It’s a place where more than 1,100 residents congregate every year, eating lunch, doing yoga, playing cards and making friends.
There’s a gift shop and a cafeteria, dances galore and pottery classes.
This is not a high school, it’s the Oswego Senior Center, where recently named Executive Director Sandra Pastore is working to provide resources and relationships with Oswego’s elderly residents.
“People come in and they don’t know each other, then they sit at a table, talk, trade numbers, and all of a sudden they have a friend checking in on them,” she said of the center’s benefit.
Pastore, who began volunteering at the Senior Center at Franklin and Washington streets in 2009 after moving to Oswego, said services offered at the center are invaluable and crucial for the well-being of retired residents.
“There’s all of this talk about how you need together time and alone time. How do you get that (together time) as a retired person?” Pastore said.
Children go to school, adults go to work, but “when you retire into the abyss, how do you have purposeful interactions with people?”
That’s the question Pastore has spent her life figuring out, working with homeless, mentally ill and elderly people since she started her professional career on Chicago’s South Side.
Pastore temporarily retired in the early 2000s to spend time at home raising her children, but quickly learned that her drive to help others was just as much a priority, she said.
She began working as part of the center’s Senior Advisory Commission after seeing a newspaper story advertising a need for volunteers. She then spent more time at the center as a bingo caller before transitioning into bigger roles.
“I started developing programs and looking to see what the community wanted and desired,” she said. “I used the knowledge base I had (from previous work) to give me extra insight…My work gave me clinical skills and understanding of how to work with limitations through underlying strengths people have.”
One of Pastore’s proudest initiatives since she began working at the center has been an intergenerational program that kicked-off at the end of the last school year.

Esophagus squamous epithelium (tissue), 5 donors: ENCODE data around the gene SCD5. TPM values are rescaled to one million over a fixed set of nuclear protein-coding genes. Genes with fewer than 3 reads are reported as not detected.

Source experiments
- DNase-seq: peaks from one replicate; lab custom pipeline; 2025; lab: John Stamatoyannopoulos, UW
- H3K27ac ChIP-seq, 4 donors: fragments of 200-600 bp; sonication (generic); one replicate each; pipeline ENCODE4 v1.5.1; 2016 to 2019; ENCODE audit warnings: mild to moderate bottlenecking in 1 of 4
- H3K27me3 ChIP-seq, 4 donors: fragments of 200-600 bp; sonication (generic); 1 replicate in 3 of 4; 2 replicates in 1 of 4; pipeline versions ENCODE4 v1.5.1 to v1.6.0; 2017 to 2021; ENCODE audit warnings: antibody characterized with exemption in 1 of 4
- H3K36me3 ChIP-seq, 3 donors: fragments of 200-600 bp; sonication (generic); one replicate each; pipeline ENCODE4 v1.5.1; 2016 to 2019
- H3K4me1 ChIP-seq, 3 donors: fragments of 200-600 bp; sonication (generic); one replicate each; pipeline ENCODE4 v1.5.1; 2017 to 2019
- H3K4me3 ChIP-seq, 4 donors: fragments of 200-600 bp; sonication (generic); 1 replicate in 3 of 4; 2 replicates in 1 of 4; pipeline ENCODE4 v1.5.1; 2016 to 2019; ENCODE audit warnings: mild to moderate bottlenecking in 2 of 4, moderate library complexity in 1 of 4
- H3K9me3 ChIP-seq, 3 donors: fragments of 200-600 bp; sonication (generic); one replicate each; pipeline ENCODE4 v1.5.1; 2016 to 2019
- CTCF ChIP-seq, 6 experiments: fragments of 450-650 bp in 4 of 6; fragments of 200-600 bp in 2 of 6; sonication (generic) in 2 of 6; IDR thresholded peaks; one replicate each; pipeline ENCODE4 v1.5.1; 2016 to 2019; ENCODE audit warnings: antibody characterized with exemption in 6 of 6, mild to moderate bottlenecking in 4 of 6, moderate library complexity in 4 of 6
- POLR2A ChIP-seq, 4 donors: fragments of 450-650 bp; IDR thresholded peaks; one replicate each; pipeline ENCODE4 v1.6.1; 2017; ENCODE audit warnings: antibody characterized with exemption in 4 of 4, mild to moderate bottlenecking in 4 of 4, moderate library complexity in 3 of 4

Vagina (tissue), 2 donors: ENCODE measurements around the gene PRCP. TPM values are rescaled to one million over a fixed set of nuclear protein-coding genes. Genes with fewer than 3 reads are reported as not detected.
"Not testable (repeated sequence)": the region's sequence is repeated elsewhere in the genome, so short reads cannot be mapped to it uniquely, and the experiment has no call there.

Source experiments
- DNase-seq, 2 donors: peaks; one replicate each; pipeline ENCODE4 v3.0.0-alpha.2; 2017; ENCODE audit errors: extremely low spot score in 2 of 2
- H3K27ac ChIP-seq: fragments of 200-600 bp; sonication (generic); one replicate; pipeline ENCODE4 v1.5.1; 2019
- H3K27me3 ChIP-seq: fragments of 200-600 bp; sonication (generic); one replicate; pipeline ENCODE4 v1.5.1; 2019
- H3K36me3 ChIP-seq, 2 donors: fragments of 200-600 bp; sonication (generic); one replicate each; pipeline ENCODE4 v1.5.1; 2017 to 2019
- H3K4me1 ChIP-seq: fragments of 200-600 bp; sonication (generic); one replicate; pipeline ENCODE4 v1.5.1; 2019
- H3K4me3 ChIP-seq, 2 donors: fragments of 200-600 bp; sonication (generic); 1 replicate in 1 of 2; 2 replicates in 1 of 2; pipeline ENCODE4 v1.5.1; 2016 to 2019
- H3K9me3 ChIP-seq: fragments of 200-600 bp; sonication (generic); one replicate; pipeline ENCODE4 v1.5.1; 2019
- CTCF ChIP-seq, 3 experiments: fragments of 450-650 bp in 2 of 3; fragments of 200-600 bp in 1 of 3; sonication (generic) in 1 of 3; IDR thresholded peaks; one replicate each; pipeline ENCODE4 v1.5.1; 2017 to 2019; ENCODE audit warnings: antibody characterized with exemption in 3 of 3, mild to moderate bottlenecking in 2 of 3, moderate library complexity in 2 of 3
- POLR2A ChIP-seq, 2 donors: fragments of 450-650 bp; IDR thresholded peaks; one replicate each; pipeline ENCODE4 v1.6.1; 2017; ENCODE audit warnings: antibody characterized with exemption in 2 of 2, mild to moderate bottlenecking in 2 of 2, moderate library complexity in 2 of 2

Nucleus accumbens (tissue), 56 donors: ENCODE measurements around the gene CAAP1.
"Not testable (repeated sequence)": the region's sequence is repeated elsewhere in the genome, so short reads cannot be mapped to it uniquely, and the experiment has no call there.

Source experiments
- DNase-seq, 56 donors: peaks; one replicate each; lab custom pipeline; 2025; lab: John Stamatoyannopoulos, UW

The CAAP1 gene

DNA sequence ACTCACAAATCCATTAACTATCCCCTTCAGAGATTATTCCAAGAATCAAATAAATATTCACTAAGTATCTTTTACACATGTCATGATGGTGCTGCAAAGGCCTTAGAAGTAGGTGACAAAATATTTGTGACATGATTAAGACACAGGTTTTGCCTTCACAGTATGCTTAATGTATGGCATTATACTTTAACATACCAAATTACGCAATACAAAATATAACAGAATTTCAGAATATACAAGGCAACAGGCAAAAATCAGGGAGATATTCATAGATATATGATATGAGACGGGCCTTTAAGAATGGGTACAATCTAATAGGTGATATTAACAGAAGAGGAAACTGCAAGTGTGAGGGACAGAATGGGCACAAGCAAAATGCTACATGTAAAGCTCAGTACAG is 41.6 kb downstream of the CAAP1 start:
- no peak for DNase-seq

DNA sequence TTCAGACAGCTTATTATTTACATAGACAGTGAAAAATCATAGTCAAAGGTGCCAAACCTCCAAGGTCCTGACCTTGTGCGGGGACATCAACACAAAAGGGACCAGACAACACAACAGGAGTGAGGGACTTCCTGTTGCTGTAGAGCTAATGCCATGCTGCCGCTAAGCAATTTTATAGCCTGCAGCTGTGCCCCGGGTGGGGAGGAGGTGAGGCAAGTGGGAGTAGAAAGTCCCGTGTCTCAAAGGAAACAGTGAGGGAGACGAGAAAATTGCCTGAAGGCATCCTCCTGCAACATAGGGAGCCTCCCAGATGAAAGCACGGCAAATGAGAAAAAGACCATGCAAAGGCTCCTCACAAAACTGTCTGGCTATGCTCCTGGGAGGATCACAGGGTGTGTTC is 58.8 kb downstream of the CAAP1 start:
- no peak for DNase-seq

Seniors spend once a week visiting Prairie Point Elementary School reading, teaching and talking to the children.
“The kids love it, the seniors love it, and the teachers love it,” Pastore said. “I really believe in community connectivity. In this world, we hardly know our neighbors. How can we have community connections like we used to when we’re so spread out, even though we’re so close?”
She said the Senior Center is a place where residents can come to forge those community connections.
In addition to building relationships, seniors can also build their bank of knowledge regarding finances, medical issues and insurance information. There are caregiver classes, and an educational series focusing on financial education and body aging issues.
But, there are also more off the cuff initiatives. With the assistance of high school students, Pastore is starting a podcast which will allow seniors to share their legacy stories. Seniors host a giant garage sale, attend a Valentine’s Dance and are treated to a culinary expo.
“We try to make it all pretty affordable,” Pastore said, as she looked out upon a crowded cafeteria, full of food and friendly chatter.
A lot of that affordability, however, depends on volunteers, like Pastore, who started years ago as that Bingo caller.
“We say we’re a volunteer-driven machine,” she said. “Kitchen leaders, program leaders, all volunteers. We couldn’t do it without them.”
hed: Senior Center history
The origins of the Oswego Senior Center began in August 2007 when the village of Oswego’s Senior Advisory Council started a meal program with funding from the Northeastern Illinois Area Agency on Aging in the basement of Good Shepherd Church.
To comply with state and local laws and regulations, the advisory council began offering Bingo and Bunco games in conjunction with the meals and included educational and nutritional talks, according to the senior center.
The program became so popular, it had to move from the Good Shepherd Church. In 2009 the village entered into an intergovernmental agreement with the Oswego School District, which let to the establishment of the center at the Old Traughber School at Franklin and Washington streets.
For information on the Senior Center, or how to volunteer, visit the Oswego Senior Center web site.
–Oswego Senior Center builds community by building relationships-